From FAQ:

Remember though folks, the 455's were installed on the factory assembly lines in the H/O's, contrary to what you may have heard. According to Doc Watson, a story was made up about the 455's being installed at Demmer. Nope. That was just to keep the Olds brass happy with their ban. The cars were driven off the assembly line. An old Olds engineer has pics of the plain white '69 non-emblemed 442's on their way out the Lansing door. Makes sense, since the assembly manual references W-46 codes in the engine section, and Federal law said the engines had to have part of the VIN stamped into them when they left the factory. So, unless that was a 455 block that "got away," it should have had a 400. Anything was possible back then, however.

From HOCA website:

In 1968, GM had a corporate edict that forbade the installation of any engine larger than 400 cubic inches in an intermediate body. Thus, the 442 had a 400, the Chevelle a 396 and the GTO a 389. Shifter mogul George Hurst had a '68 442 that he had swapped an Olds 455 into, and found the swap to be not only successful, but relatively simple. Not only was there an increase in power, but the 455 actually weighed less then the 400 it replaced, so the 442's legendary handling remained intact. George's right-hand man, Jack "Doc" Watson, took the idea of the engine swap a few steps further, adding special paint, a Hurst shifter, engine modifications, and a walnut dash applique, and the Hurst/Olds was born.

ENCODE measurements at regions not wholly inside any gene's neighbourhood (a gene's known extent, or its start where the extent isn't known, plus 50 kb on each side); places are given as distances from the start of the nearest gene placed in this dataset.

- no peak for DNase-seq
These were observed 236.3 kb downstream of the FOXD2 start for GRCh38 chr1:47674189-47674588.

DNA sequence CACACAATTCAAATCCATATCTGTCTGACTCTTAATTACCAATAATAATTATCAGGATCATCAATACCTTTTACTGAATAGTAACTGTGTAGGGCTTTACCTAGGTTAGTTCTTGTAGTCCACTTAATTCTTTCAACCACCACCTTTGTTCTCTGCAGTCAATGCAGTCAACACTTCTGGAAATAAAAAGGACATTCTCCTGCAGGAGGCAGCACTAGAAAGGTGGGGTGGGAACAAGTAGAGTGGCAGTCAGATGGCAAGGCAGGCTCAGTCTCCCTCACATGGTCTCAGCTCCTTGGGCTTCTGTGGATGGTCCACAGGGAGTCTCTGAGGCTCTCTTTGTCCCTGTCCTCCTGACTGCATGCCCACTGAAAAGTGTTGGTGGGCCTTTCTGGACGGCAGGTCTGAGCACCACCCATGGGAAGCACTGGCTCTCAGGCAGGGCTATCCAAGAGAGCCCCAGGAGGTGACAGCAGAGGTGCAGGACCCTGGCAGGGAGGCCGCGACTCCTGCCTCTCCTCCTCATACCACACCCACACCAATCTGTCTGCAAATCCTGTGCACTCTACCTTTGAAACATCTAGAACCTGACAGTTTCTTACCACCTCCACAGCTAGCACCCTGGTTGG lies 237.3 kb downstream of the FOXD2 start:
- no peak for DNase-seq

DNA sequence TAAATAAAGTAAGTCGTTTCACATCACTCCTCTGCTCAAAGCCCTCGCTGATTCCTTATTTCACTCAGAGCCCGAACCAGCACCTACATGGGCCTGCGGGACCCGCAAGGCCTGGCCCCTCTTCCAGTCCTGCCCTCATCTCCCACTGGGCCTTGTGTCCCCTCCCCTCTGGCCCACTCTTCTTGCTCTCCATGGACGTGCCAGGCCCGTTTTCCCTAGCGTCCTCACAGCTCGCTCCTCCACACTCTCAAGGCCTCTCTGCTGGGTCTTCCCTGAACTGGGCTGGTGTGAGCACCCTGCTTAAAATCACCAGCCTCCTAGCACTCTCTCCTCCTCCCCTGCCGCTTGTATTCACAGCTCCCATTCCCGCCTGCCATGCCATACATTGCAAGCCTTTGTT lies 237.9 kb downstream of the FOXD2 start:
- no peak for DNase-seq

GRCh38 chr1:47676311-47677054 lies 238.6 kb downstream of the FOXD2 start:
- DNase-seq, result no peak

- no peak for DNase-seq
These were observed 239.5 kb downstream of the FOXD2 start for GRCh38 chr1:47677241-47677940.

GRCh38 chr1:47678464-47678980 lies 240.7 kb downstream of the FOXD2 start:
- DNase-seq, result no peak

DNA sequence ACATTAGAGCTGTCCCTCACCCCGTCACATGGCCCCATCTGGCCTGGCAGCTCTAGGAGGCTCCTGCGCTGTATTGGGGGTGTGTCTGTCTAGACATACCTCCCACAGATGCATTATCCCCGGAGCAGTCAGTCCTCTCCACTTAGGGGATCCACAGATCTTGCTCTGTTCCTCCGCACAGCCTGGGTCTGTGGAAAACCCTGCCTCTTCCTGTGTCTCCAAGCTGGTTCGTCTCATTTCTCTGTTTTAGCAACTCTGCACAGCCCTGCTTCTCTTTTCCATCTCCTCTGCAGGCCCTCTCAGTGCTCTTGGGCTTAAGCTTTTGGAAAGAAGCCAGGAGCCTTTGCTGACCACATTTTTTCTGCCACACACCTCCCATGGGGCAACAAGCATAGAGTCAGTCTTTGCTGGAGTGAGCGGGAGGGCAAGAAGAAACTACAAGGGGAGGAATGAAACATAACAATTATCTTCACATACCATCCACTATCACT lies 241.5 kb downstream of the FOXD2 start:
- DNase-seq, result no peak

The first Hurst/Olds was almost a sleeper. Sedate looking in its silver and black paint scheme, it was far from sedate acting with 390 horsepower nestling under the hood. Based on the already potent 442, the H/O featured a special Toronado-only paint color, Peruvian silver, accented with black stripes and a black trunk. The 442's 400 was replaced with a hot-rodded 455 from the Toronado, which featured big-valve heads, lumpy cam, specially modified carb and distributor, and the W30's ram air induction system, with twin scoops under the front bumper. Air conditioned cars lost 10 horsepower, but still, the "gentleman's hot rod" was able to show its taillights to most competitors. A unique feature found on the '68 was the red plastic inner fender liners, which were slipped into the package by Olds boss John Beltz. On the inside, the '68 featured a walnut inlay on the dash panel and a short plastic console that housed the Hurst Dual Gate shifter. Production started on the cars late in the model year, and was handled by Demmer Engineering in Lansing, MI. Demmer had only about 30 days to convert the planned run of 500 cars. Olds had thousands of orders it couldn't fill, and the production run was finally upped to 515 to accomodate a Lansing area Olds dealer who demanded more cars. The '68 was a success by any standard, and would pave the way for a long relationship between Oldsmobile Division and Hurst Performance.

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